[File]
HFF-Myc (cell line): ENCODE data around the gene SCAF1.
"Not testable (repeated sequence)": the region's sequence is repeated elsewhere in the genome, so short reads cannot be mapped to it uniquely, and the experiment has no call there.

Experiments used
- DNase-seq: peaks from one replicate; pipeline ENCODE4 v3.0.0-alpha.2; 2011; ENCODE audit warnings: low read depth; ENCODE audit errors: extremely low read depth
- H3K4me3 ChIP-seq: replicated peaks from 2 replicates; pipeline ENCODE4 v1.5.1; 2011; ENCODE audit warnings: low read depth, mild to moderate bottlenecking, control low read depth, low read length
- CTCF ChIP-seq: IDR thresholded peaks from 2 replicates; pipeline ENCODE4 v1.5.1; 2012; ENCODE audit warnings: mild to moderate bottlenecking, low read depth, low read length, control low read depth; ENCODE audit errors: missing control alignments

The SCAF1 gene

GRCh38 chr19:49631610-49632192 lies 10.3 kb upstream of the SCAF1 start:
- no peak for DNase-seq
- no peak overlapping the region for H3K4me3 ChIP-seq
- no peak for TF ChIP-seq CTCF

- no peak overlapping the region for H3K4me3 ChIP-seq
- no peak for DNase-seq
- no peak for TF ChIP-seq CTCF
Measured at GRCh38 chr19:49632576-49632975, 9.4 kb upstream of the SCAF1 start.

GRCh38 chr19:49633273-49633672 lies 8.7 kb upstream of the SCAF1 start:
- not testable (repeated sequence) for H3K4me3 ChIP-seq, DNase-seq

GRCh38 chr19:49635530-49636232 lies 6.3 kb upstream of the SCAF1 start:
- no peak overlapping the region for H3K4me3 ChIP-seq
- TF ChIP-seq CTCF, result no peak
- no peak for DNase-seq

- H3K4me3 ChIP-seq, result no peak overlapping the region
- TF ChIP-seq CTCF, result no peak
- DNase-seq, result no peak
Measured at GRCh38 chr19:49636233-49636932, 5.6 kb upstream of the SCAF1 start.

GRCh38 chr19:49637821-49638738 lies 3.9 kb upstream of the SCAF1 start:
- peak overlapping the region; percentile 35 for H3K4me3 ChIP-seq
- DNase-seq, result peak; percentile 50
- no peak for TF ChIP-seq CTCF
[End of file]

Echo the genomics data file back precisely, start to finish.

HFF-Myc (cell line): ENCODE data around the gene SCAF1.
"Not testable (repeated sequence)": the region's sequence is repeated elsewhere in the genome, so short reads cannot be mapped to it uniquely, and the experiment has no call there.

Experiments used
- DNase-seq: peaks from one replicate; pipeline ENCODE4 v3.0.0-alpha.2; 2011; ENCODE audit warnings: low read depth; ENCODE audit errors: extremely low read depth
- H3K4me3 ChIP-seq: replicated peaks from 2 replicates; pipeline ENCODE4 v1.5.1; 2011; ENCODE audit warnings: low read depth, mild to moderate bottlenecking, control low read depth, low read length
- CTCF ChIP-seq: IDR thresholded peaks from 2 replicates; pipeline ENCODE4 v1.5.1; 2012; ENCODE audit warnings: mild to moderate bottlenecking, low read depth, low read length, control low read depth; ENCODE audit errors: missing control alignments

The SCAF1 gene

GRCh38 chr19:49631610-49632192 lies 10.3 kb upstream of the SCAF1 start:
- no peak for DNase-seq
- no peak overlapping the region for H3K4me3 ChIP-seq
- no peak for TF ChIP-seq CTCF

- no peak overlapping the region for H3K4me3 ChIP-seq
- no peak for DNase-seq
- no peak for TF ChIP-seq CTCF
Measured at GRCh38 chr19:49632576-49632975, 9.4 kb upstream of the SCAF1 start.

GRCh38 chr19:49633273-49633672 lies 8.7 kb upstream of the SCAF1 start:
- not testable (repeated sequence) for H3K4me3 ChIP-seq, DNase-seq

GRCh38 chr19:49635530-49636232 lies 6.3 kb upstream of the SCAF1 start:
- no peak overlapping the region for H3K4me3 ChIP-seq
- TF ChIP-seq CTCF, result no peak
- no peak for DNase-seq

- H3K4me3 ChIP-seq, result no peak overlapping the region
- TF ChIP-seq CTCF, result no peak
- DNase-seq, result no peak
Measured at GRCh38 chr19:49636233-49636932, 5.6 kb upstream of the SCAF1 start.

GRCh38 chr19:49637821-49638738 lies 3.9 kb upstream of the SCAF1 start:
- peak overlapping the region; percentile 35 for H3K4me3 ChIP-seq
- DNase-seq, result peak; percentile 50
- no peak for TF ChIP-seq CTCF